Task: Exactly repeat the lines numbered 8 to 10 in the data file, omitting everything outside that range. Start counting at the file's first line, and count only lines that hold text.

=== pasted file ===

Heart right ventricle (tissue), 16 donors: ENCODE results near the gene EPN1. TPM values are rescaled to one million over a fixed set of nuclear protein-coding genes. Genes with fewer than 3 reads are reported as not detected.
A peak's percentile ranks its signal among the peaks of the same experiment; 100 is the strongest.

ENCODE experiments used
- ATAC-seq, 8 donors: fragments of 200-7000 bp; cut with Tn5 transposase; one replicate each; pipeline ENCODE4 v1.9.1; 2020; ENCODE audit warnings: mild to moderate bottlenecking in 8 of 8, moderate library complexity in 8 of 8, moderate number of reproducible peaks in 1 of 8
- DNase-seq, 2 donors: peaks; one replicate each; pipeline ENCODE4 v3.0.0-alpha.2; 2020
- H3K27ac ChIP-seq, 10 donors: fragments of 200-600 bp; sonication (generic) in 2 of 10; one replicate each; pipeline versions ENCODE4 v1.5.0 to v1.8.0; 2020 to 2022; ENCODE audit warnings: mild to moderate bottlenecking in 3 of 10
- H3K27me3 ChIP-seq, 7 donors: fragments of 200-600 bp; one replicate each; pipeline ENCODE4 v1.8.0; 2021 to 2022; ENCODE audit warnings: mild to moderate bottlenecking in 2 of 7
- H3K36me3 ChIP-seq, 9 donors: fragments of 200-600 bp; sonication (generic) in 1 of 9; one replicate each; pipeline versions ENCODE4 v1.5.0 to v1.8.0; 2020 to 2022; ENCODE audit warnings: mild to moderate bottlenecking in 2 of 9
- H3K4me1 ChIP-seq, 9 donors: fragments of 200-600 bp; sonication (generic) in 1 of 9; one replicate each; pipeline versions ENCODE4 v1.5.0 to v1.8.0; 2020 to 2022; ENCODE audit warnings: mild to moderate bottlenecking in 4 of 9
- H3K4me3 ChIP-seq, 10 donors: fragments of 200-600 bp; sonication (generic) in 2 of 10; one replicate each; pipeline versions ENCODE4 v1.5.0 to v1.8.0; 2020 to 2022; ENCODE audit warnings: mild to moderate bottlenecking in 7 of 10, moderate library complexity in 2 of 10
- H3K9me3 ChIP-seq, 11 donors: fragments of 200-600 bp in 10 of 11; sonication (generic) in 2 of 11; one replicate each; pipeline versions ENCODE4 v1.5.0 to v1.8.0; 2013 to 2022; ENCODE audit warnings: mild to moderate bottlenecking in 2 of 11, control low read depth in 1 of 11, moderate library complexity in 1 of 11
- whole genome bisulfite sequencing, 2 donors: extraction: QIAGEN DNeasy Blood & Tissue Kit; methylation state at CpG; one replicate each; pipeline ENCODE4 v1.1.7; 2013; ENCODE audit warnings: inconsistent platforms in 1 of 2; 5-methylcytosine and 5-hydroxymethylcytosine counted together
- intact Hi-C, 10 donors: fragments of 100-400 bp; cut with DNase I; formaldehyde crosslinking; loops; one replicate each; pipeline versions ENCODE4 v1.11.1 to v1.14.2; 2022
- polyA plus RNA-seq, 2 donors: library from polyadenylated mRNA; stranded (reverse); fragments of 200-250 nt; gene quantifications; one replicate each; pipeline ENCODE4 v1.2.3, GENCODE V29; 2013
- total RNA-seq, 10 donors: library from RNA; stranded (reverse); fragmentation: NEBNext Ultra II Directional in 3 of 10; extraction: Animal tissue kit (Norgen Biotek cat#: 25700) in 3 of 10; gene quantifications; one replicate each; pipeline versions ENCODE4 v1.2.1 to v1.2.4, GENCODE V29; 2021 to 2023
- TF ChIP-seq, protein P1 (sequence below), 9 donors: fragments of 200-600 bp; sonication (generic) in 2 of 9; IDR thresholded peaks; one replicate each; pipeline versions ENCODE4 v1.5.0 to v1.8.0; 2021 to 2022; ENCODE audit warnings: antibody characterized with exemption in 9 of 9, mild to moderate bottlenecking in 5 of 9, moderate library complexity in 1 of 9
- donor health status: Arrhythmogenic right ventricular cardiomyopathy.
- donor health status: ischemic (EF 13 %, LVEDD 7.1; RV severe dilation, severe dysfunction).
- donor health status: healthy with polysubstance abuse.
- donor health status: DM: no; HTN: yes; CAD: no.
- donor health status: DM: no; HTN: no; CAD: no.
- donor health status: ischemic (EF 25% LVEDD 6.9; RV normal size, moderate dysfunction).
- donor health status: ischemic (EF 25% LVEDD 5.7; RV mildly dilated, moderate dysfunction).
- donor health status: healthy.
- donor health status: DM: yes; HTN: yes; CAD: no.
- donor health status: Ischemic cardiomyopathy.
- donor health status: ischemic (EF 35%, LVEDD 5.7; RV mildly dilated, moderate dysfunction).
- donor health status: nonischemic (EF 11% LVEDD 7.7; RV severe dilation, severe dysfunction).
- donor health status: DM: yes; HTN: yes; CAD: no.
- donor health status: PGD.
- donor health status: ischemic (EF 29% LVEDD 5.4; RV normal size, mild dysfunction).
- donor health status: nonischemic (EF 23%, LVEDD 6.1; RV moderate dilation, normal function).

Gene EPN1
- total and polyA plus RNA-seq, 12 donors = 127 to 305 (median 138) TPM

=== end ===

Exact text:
- H3K36me3 ChIP-seq, 9 donors: fragments of 200-600 bp; sonication (generic) in 1 of 9; one replicate each; pipeline versions ENCODE4 v1.5.0 to v1.8.0; 2020 to 2022; ENCODE audit warnings: mild to moderate bottlenecking in 2 of 9
- H3K4me1 ChIP-seq, 9 donors: fragments of 200-600 bp; sonication (generic) in 1 of 9; one replicate each; pipeline versions ENCODE4 v1.5.0 to v1.8.0; 2020 to 2022; ENCODE audit warnings: mild to moderate bottlenecking in 4 of 9
- H3K4me3 ChIP-seq, 10 donors: fragments of 200-600 bp; sonication (generic) in 2 of 10; one replicate each; pipeline versions ENCODE4 v1.5.0 to v1.8.0; 2020 to 2022; ENCODE audit warnings: mild to moderate bottlenecking in 7 of 10, moderate library complexity in 2 of 10